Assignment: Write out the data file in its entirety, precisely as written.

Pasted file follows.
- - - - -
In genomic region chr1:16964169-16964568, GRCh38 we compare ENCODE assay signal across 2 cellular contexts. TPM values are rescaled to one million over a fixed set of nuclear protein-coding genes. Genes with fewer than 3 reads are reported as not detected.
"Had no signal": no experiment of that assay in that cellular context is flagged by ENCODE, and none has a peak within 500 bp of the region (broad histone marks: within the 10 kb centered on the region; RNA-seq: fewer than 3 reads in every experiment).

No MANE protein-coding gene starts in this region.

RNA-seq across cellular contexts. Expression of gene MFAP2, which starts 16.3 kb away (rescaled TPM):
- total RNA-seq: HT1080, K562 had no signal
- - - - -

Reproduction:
In genomic region chr1:16964169-16964568, GRCh38 we compare ENCODE assay signal across 2 cellular contexts. TPM values are rescaled to one million over a fixed set of nuclear protein-coding genes. Genes with fewer than 3 reads are reported as not detected.
"Had no signal": no experiment of that assay in that cellular context is flagged by ENCODE, and none has a peak within 500 bp of the region (broad histone marks: within the 10 kb centered on the region; RNA-seq: fewer than 3 reads in every experiment).

No MANE protein-coding gene starts in this region.

RNA-seq across cellular contexts. Expression of gene MFAP2, which starts 16.3 kb away (rescaled TPM):
- total RNA-seq: HT1080, K562 had no signal